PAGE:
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New Ship Explores Seas Under Flag of Ecology

November 18, 1990|SHIRLEY SLATER and HARRY BASCH

LAMOTREK ATOLL, Caroline Islands — Ecotourism doesn't mean much to the handful of Micronesian villagers who stand on the beach watching us arrive in rubber landing craft at their tiny island in the central Pacific near the Equator.

We are about 90 travelers--American, Japanese, German, Swiss, Australian, Canadian, Brazilian and British--temporarily disembarked from a ship being billed as the world's "first environment-friendly expedition ship" and the possible "model of non-polluting ships to come." We are on the inaugural voyage of Salen Lindblad Cruising's brand-new Frontier Spirit, a 164-passenger vessel that left Guam for Papua New Guinea on Nov. 8.

We learn we are carrying the aspects of civilization that interest the Micronesians most--cold Coca-Colas, filter-tipped cigarettes and an engineer who can repair their broken generator so they can again watch videos on the VCR attached to the community's one television set.

But they would probably be unimpressed, should they venture below deck, by our ship's state-of-the-art systems for disposing of garbage without spoiling the environment, because garbage is something these people don't have.

They use everything the sea or others bring to their shores. Remains of crashed World War II Japanese fighter planes make shelters for dogs and chickens; Japanese plastic fishing floats, cut in half, are handy as food dishes for chickens and pigs; washed-up bottles store rainwater or make ornamental borders around family graves, and pieces of plywood and corrugated metal are incorporated into the walls of their thatch-roof houses.

Such is not the case with cruise ships, however, even luxurious expedition vessels filled with passengers passionate about saving the environment.

Aboard the Frontier Spirit, however, a corner of consciousness has been turned. Instead of bingo, we have lectures on identifying sea birds or how a coral reef is formed. Instead of floor shows or dancing after dinner, we may watch National Geographic videos about sharks or life on atolls.

And no future archeologist is likely to find any clues we passed by here on the way south toward the delicate and threatened ecosystem of Antarctica.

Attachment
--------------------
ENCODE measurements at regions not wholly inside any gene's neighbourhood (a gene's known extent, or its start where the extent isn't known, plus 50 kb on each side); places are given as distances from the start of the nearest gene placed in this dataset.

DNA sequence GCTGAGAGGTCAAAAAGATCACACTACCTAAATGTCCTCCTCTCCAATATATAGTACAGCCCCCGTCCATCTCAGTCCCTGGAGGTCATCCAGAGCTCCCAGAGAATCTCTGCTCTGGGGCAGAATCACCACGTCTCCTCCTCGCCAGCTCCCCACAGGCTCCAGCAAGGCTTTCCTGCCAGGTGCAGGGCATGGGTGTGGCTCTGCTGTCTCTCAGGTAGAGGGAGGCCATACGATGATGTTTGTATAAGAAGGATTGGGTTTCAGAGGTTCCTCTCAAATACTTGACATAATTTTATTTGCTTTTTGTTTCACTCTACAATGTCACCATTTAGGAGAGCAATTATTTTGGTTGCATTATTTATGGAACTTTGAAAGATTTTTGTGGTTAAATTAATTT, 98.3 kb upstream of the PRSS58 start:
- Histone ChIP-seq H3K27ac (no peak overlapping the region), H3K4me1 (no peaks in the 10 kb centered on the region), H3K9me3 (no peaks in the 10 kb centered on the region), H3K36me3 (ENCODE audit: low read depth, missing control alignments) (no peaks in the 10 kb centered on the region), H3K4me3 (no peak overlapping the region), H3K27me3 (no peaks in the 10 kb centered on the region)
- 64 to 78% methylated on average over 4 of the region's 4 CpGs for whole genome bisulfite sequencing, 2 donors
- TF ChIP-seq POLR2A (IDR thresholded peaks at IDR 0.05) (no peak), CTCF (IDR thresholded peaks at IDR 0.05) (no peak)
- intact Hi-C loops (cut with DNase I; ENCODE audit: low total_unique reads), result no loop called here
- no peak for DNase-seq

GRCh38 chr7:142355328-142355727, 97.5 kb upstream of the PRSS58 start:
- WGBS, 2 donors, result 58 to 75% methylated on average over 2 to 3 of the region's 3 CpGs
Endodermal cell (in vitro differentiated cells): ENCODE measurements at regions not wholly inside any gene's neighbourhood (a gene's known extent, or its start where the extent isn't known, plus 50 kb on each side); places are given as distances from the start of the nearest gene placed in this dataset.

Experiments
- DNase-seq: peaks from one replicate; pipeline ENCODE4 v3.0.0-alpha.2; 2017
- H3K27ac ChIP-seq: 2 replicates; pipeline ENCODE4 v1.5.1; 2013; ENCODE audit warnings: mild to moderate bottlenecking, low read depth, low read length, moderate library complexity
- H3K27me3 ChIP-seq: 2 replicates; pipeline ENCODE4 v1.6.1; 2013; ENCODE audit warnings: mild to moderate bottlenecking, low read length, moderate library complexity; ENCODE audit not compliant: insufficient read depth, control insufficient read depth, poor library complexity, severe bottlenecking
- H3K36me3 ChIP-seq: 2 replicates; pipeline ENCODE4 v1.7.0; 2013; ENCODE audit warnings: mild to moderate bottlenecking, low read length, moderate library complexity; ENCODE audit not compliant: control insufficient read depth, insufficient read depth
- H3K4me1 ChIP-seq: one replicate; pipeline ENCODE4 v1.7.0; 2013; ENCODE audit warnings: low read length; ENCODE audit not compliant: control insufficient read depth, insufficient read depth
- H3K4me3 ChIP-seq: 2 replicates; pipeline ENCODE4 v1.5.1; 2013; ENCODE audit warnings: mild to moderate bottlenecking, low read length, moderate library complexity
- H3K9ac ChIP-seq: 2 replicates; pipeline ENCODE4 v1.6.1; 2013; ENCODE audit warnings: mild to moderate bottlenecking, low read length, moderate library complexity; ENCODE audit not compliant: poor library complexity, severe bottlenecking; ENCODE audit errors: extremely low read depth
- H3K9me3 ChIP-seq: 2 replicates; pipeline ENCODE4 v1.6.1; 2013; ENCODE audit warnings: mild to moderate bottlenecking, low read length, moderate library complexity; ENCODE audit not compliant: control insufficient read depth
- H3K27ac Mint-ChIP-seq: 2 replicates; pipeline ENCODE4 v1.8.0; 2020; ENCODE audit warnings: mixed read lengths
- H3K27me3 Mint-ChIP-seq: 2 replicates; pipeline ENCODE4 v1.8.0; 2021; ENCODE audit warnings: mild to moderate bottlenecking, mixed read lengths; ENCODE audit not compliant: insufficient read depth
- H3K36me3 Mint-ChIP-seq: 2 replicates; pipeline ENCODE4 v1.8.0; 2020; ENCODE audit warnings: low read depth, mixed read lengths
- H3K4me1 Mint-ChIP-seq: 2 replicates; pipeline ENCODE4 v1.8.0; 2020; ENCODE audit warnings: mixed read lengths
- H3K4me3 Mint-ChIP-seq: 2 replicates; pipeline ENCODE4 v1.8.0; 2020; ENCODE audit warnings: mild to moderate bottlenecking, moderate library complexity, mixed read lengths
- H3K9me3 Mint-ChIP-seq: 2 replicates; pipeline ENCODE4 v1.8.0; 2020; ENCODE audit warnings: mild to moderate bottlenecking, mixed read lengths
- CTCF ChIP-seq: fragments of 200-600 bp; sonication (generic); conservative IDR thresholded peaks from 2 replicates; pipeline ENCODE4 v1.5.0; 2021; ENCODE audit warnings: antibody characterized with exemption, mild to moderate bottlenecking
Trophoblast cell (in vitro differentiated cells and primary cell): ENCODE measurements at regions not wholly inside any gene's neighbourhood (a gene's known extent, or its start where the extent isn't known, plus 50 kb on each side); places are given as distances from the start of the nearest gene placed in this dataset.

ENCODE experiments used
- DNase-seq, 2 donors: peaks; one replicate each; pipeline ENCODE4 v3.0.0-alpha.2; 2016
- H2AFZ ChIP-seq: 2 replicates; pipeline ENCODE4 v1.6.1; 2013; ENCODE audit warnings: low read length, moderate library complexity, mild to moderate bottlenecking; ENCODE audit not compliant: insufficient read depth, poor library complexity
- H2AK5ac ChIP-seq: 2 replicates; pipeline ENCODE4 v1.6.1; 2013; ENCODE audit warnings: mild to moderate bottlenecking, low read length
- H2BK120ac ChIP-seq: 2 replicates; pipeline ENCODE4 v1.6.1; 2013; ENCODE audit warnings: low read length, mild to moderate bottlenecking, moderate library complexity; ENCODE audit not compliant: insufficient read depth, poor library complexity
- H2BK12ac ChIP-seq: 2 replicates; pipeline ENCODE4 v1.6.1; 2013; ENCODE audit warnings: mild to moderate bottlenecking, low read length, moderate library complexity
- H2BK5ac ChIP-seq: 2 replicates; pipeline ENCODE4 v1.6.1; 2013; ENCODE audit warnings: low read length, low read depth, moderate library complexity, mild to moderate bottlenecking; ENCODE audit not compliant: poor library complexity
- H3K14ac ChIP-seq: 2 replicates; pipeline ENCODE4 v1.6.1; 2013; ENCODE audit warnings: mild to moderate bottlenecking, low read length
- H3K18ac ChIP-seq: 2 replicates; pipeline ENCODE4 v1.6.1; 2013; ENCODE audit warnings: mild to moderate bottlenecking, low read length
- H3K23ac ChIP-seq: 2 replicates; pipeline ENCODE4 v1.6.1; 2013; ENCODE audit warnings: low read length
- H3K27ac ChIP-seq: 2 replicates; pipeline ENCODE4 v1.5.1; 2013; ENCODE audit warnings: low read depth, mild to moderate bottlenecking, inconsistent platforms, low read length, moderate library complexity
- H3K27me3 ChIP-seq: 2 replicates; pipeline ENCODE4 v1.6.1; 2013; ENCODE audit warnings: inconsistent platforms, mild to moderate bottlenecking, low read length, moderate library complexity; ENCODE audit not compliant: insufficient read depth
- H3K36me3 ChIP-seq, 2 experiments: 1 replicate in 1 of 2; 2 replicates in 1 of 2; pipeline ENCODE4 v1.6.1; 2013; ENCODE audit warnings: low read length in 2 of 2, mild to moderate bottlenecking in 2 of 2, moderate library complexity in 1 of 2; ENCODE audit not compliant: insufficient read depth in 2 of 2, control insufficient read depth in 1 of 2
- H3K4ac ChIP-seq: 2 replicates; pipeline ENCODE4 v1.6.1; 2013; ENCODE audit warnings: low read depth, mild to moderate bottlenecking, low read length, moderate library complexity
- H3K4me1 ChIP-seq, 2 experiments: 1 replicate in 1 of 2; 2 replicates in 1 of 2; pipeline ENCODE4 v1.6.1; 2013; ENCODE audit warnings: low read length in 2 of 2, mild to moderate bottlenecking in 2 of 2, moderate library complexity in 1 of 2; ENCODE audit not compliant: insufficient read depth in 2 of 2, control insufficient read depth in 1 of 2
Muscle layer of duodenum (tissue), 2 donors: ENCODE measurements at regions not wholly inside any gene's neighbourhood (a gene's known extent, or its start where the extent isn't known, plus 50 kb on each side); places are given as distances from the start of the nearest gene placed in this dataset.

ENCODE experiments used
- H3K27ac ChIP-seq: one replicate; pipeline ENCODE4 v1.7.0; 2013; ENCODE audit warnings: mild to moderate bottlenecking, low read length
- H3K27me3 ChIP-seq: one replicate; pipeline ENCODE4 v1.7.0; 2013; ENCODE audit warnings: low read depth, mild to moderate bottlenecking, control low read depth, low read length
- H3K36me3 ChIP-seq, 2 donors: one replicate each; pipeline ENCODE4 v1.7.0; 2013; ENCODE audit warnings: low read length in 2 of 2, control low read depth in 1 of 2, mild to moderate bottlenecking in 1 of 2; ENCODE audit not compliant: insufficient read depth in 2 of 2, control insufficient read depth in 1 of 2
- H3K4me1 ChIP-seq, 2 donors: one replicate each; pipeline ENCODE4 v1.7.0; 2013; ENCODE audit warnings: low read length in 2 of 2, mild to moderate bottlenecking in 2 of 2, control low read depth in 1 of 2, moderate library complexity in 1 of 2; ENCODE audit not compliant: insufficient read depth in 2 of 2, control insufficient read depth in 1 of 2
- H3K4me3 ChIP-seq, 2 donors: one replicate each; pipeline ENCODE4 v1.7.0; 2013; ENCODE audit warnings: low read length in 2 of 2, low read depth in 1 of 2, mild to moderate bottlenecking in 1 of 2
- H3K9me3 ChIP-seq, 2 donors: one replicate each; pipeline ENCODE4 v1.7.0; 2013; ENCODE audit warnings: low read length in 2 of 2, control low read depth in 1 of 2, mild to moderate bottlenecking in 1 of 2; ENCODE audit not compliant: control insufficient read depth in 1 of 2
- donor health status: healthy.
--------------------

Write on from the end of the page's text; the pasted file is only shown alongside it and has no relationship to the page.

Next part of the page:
Frontier Spirit was built by Mitsubishi Heavy Industries in Kobe, Japan, the first expedition ship to be created in 26 years. Reflecting the new attitude of ecologically aware tourism, it carries one crew member who is solely responsible for separating and processing shipboard garbage into environmentally acceptable components.

In one machine, glass is smashed into tiny fragments that are sifted and released into the sea, where they settle on the sand to be additionally pulverized by nature. Paper is compressed into small packets and burned in the incinerator.

Another machine shreds and grinds metal into easy-to-store fragments that are held in a special compartment with compacted plastics to be returned to disembarkation ports.

Food garbage is compacted into small bales, with all liquid removed, and what can be burned is disposed of in the incinerator. The rest is stored in an air-tight refrigerated compartment until it can be off-loaded at a port that can handle such garbage.

There is an oil separator in the ship's bilge system that removes the waste oil, which is then burned in the incinerator, while the water is returned to the bilge. The ship uses only marine-diesel or gas-oil, cleaner fuels than the heavy-duty bunker or sea oil that most ships use.

A fresh-water vacuum toilet system throughout the vessel requires less water to operate, according to the cruise line, than usual shipboard systems. The waste is transferred to a sewage treatment plant, where it is mixed with hydrochloride before being discharged into the sea.

Aside from its waste-disposal features, the Frontier Spirit carries a higher ice-class rating (an ability to cut through five feet of ice) than any other expedition ship currently in service, according to veteran Capt. Heinz Aye. It is also the largest expedition ship, according to Aye, who has made 59 Antarctic cruises and two transits of the Northwest Passage.

Passage on the Frontier Spirit costs about $320 a day per person, double occupancy, plus air fare, for a standard double cabin. Deluxe cabins and suites are about $490 per day and private verandas about $420 per day.

A glass-windowed, forward, observation lounge and library serves as a before-dinner meeting place for commentary from our resident naturalists about the day's events.

There's a swimming pool, sunbathing decks, a gym, sauna, beauty shop and a free self-service Laundromat with a drying room.

All cabins contain twin or queen-sized beds, sitting areas, view windows, hair dryers, mini-refrigerators, tiled baths with showers, color TV with remote control and a generous storage area. Stewardesses and dining-room waiters are European, and the menu is continental from Austrian executive chef Franz Sledak, former chef aboard Cunard's Sagafjord and QE2.

Upcoming itineraries include a 27-day Antarctica sailing beginning Jan. 31 to Ross Ice Shelf and McMurdo Sound; a 17-day voyage around Australia's Great Barrier Reef starting April 2, and an 18-day Papua New Guinea itinerary April 14. The three-day Alaska/Northwest Passage sailing is scheduled Aug. 18.

For free brochures, contact Salen Lindblad Cruising, 333 Ludlow St., P.O. Box 120076, Stamford, Conn. 06912-0076, (800) 223-5688 or (203) 967-2900.

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